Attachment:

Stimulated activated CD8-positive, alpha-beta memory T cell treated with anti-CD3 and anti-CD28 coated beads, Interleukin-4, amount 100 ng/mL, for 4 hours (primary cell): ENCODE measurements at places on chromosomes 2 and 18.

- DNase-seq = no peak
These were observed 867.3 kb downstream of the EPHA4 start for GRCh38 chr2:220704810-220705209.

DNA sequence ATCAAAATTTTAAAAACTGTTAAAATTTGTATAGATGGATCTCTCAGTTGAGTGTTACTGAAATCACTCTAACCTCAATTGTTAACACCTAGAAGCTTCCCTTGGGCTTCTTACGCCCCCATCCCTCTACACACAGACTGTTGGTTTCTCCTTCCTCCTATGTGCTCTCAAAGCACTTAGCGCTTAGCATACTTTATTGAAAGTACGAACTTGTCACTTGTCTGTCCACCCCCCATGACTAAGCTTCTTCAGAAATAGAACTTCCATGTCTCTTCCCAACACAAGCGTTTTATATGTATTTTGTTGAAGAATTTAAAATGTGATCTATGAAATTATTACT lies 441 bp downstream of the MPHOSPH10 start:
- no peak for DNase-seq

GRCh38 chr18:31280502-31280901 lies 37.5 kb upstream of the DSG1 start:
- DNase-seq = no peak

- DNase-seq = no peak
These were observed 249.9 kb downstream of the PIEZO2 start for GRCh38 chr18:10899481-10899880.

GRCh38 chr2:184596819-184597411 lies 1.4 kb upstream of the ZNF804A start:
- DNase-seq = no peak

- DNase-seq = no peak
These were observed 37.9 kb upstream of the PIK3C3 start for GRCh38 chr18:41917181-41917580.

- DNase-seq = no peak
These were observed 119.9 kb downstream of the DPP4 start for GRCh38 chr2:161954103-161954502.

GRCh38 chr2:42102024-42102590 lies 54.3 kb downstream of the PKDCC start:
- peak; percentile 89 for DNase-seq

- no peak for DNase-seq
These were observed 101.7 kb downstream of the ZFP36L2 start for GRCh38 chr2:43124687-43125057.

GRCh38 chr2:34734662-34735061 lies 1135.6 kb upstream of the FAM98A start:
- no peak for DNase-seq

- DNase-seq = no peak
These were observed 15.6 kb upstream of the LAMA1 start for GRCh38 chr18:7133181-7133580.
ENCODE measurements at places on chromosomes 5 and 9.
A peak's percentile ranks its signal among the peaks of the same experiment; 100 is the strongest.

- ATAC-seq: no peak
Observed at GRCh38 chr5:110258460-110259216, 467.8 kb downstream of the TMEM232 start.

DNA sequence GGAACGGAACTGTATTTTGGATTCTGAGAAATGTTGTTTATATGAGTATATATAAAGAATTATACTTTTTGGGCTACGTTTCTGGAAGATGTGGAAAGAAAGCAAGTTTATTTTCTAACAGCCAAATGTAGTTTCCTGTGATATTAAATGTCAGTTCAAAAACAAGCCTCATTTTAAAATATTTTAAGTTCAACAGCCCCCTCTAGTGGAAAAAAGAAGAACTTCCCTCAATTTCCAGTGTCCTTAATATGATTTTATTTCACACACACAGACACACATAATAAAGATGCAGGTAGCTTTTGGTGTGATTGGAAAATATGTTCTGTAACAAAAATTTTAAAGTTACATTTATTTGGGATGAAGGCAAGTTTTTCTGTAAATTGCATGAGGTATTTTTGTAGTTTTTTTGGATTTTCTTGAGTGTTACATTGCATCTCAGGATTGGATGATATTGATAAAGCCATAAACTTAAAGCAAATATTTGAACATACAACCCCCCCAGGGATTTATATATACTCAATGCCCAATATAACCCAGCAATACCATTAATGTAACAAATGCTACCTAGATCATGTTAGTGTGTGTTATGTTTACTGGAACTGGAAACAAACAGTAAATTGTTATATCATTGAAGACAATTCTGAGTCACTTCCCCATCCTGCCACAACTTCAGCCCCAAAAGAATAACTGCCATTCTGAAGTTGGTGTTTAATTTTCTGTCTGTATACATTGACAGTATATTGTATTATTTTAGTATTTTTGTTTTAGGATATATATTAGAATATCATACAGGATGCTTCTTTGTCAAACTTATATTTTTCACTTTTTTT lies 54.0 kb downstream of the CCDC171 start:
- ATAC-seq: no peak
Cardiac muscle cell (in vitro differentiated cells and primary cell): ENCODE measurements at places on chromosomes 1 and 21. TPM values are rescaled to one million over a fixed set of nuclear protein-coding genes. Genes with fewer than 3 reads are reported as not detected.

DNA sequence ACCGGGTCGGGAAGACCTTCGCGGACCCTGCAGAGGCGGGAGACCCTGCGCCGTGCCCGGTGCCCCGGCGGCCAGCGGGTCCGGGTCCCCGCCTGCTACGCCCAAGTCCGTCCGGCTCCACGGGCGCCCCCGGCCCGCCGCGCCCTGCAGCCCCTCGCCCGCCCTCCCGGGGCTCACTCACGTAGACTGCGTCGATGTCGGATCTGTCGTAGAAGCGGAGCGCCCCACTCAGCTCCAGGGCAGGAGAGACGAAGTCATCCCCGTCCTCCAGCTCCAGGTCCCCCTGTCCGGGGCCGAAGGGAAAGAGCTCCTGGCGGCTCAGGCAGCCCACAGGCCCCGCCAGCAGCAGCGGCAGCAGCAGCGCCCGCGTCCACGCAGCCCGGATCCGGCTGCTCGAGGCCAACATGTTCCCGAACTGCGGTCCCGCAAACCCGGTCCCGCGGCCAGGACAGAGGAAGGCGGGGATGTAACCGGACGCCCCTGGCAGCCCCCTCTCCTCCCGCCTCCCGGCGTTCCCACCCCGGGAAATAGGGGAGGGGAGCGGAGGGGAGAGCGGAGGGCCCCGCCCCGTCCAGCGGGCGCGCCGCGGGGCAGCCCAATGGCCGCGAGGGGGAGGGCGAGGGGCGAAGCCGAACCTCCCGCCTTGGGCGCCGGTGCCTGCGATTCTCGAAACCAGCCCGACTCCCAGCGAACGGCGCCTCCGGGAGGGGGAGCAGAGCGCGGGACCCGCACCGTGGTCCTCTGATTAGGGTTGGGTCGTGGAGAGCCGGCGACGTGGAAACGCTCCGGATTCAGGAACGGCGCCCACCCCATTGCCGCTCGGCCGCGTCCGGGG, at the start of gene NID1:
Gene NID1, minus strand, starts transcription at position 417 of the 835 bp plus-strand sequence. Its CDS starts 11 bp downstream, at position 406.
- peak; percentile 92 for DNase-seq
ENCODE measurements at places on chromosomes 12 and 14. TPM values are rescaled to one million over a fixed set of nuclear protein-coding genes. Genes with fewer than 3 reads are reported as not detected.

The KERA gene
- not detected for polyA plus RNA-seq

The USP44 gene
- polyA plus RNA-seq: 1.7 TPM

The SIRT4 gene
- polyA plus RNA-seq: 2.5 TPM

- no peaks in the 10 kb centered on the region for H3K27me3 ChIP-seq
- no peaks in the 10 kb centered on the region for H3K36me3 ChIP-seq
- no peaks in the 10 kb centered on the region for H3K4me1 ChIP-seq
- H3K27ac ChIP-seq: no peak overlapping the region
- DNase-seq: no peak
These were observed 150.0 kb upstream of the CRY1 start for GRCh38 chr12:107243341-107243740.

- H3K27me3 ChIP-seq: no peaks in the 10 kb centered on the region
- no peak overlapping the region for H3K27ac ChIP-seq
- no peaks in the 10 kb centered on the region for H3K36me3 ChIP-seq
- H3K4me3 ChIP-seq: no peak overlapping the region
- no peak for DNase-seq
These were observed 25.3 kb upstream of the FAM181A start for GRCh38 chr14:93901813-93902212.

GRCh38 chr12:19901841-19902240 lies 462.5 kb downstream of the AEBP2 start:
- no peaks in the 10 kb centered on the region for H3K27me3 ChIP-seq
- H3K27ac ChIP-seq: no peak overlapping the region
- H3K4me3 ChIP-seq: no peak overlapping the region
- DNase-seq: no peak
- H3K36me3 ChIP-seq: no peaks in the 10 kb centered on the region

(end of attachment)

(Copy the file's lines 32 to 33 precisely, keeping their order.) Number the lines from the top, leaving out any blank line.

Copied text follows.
Gene NID1, minus strand, starts transcription at position 417 of the 835 bp plus-strand sequence. Its CDS starts 11 bp downstream, at position 406.
- peak; percentile 92 for DNase-seq